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Swanson v. Elmhurst Chrysler Plymouth Inc.

decided: August 16, 1989.

PATRICIA D. SWANSON, PLAINTIFF-APPELLEE,
v.
ELMHURST CHRYSLER PLYMOUTH, INC., DEFENDANT-APPELLANT



Appeal from the United States District Court for the Northern District of Illinois, Eastern Division. No. 86 C 1586, Harry D. Leinenweber, Judge.

Easterbrook, Ripple, and Manion, Circuit Judges.

Author: Manion

MANION, Circuit Judge.

Plaintiff sued under Title VII of 42 U.S.C. ยง 2000e et seq. claiming discharge and loss of wages and benefits for refusal to submit to sexual harassment. The district court found that there had been harassment, but that the harassment had not caused plaintiff's discharge. The district court awarded the plaintiff a judgment with nominal damages of $1 plus attorney's fees.

The two questions on appeal are: (1) did the district court clearly err in finding that the sexual harassment here did not cause plaintiff's discharge?; and (2) if the discharge finding was not clearly erroneous, can plaintiff obtain nominal damages and attorney's fees even if she is precluded from Title VII equitable relief? This court answers both in the negative, and reverses the award of nominal damages and attorney fees.

I.

Patricia D. Swanson began working for Elmhurst Chrysler Plymouth, Inc. (Elmhurst) in November, 1983 as an assistant finance manager. Although she had been out of the workforce for a period of time, her husband had been in the auto sales business for many years. When he embarked on a new business she decided to return to work. She interviewed with Roger Meacham, a part-owner and general manager of Elmhurst, and Bob Brietis, Elmhurst's finance manager and a friend of Swanson's husband. As a result of the interview she was hired.

During her first six months at Elmhurst, Swanson worked directly for Brietis, but he was then replaced by Sherry Kullen. This displeased Swanson because she felt she was qualified to replace Brietis.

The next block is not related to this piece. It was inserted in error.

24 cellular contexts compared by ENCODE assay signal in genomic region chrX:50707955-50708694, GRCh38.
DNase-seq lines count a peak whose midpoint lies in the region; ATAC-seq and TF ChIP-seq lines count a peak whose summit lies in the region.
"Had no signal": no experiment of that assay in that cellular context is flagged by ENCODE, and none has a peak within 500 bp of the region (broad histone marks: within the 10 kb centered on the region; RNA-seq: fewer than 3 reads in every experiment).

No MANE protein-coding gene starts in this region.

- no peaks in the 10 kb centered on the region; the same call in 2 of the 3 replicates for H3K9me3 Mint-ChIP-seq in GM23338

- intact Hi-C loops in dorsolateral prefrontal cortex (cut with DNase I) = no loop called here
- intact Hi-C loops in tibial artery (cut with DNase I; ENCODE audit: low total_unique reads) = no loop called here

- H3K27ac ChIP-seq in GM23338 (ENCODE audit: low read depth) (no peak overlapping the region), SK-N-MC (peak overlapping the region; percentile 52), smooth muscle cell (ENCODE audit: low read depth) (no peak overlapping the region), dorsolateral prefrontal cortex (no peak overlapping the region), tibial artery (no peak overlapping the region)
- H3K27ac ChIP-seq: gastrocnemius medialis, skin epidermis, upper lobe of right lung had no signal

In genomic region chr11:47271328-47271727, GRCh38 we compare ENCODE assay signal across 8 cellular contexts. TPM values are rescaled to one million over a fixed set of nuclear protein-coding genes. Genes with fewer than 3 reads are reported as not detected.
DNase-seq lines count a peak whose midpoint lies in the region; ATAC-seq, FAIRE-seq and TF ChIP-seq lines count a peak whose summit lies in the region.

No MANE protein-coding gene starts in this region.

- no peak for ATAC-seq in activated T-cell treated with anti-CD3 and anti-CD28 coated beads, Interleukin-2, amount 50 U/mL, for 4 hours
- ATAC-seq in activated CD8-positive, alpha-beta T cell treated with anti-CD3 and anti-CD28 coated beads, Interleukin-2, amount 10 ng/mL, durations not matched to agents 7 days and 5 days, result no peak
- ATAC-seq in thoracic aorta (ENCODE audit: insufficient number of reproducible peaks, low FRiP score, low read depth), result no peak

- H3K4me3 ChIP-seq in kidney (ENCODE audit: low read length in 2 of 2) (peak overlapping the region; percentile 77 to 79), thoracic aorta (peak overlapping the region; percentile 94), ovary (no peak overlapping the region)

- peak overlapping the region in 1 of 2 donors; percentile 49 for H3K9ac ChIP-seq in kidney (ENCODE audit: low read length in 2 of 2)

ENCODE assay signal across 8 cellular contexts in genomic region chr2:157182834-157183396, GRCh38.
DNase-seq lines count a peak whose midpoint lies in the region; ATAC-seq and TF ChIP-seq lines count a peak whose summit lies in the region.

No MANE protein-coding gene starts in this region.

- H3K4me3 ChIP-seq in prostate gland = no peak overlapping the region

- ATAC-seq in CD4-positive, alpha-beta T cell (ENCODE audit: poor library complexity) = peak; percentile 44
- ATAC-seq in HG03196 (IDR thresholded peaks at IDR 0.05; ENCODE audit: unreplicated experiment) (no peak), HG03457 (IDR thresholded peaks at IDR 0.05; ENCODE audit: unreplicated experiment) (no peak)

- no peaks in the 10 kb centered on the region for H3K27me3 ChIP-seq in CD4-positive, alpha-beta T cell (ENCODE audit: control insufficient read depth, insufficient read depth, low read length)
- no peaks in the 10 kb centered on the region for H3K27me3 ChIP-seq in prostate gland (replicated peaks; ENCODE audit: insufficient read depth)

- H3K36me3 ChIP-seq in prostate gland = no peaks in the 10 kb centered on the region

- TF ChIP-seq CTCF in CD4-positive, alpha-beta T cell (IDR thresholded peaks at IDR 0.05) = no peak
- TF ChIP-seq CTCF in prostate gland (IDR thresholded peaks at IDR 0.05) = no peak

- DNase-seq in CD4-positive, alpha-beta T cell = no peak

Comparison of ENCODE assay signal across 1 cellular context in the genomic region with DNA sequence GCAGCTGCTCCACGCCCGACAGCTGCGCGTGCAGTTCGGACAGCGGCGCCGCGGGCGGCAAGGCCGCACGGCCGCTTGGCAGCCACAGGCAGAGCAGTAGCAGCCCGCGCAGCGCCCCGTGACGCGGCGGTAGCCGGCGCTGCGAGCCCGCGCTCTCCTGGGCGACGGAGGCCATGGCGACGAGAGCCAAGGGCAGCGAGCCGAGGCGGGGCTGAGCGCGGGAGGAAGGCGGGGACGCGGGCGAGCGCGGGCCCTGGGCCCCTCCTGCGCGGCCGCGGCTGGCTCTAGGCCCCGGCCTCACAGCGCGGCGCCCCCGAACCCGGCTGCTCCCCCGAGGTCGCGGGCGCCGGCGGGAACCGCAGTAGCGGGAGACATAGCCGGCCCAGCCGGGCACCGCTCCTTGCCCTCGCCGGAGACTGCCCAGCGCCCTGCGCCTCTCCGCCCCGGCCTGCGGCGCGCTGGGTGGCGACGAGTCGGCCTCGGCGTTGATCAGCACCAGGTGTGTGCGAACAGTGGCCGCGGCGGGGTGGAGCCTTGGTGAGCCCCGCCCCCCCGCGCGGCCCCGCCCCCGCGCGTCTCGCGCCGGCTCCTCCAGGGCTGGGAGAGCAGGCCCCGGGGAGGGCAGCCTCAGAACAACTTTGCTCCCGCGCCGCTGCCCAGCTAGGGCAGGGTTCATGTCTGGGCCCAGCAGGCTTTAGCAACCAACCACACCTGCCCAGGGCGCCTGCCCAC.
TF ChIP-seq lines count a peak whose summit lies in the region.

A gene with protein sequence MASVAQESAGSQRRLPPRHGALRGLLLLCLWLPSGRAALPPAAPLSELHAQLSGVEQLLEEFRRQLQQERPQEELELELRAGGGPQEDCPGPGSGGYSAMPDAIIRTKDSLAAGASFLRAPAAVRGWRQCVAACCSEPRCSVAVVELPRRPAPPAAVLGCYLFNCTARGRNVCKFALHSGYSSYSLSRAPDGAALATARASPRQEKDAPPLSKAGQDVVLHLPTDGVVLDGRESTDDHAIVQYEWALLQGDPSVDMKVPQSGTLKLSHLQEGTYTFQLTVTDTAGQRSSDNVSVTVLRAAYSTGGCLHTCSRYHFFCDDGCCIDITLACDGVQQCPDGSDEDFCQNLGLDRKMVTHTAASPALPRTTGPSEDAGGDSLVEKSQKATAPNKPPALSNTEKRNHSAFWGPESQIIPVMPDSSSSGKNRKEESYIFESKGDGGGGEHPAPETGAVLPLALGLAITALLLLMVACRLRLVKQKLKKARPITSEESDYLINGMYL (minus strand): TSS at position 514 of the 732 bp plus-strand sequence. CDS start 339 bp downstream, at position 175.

In late November, 1984, Swanson requested a day off for personal reasons. Kullen denied her request because Swanson had already been absent two days that week. Swanson then went to Meacham, who gave her the day off. Kullen was angry that Swanson went over her head. A few days later, after Swanson missed several more days due to illness, Meacham terminated her, allegedly due to her absenteeism, but more probably in order to placate Kullen.

But Swanson now maintains that her situation involved much more than being absent from the job. She and other witnesses at trial portrayed Meacham as one who frequently confronted her with sexually suggestive remarks, humiliating comments in the presence of other people, and physical contact. Although some of the employees described the employment atmosphere as relaxed and friendly and dismissed Meacham's conduct as harmless teasing, Swanson found the workplace hostile and sexually harassing.

II.

Although the district court recognized that sexual harassment could amount to discrimination under Title VII (following Meritor Savings Bank v. Vinson, 477 U.S. 57, 91 L. Ed. 2d 49, 106 S. Ct. 2399 (1986)), he concluded that Swanson was an at-will employee and that she had failed to meet her burden of proof under Title VII by showing that she had lost her job for reasons related to sexual harassment. Rather, he found that although Swanson had proved that she had been sexually harassed by Meacham, the harassment was not connected with her discharge. In his initial ruling, the district court recognized that it could not assess damages for noneconomic losses since Title VII remedies offer only equitable relief, including back pay and reinstatement, but not compensatory damages. Since Swanson was no longer an employee, the court could not exercise its equitable powers to enjoin the employer from engaging in unlawful conduct, since injunctions are available only to restrain present or threatened unlawful conduct.*fn1

However, upon Swanson's motion the district court reconsidered its decision due to the Eleventh Circuit's subsequent opinion in Huddleston v. Roger Dean Chevrolet, Inc., 845 F.2d 900 (11th Cir. 1988). The district court found that Huddleston involved circumstances almost identical to Swanson's, where the plaintiff alleged sexual harassment by her auto dealership employer. The Eleventh Circuit declared that a plaintiff who alleges discrimination by sexual harassment need not demonstrate tangible economic losses to prove a Title VII violation. Although the Huddleston plaintiff did not seek reinstatement, the Eleventh Circuit held that the sexual harassment entitled the plaintiff to recover nominal damages and therefore attorney's fees.

In view of Huddleston, the district court found that Swanson also had stated a Title VII claim for sexual harassment. The district court awarded Swanson nominal damages in the amount of one dollar, plus attorney's fees because she was the prevailing party in a Title VII suit. He still refused to reinstate her, however, ...


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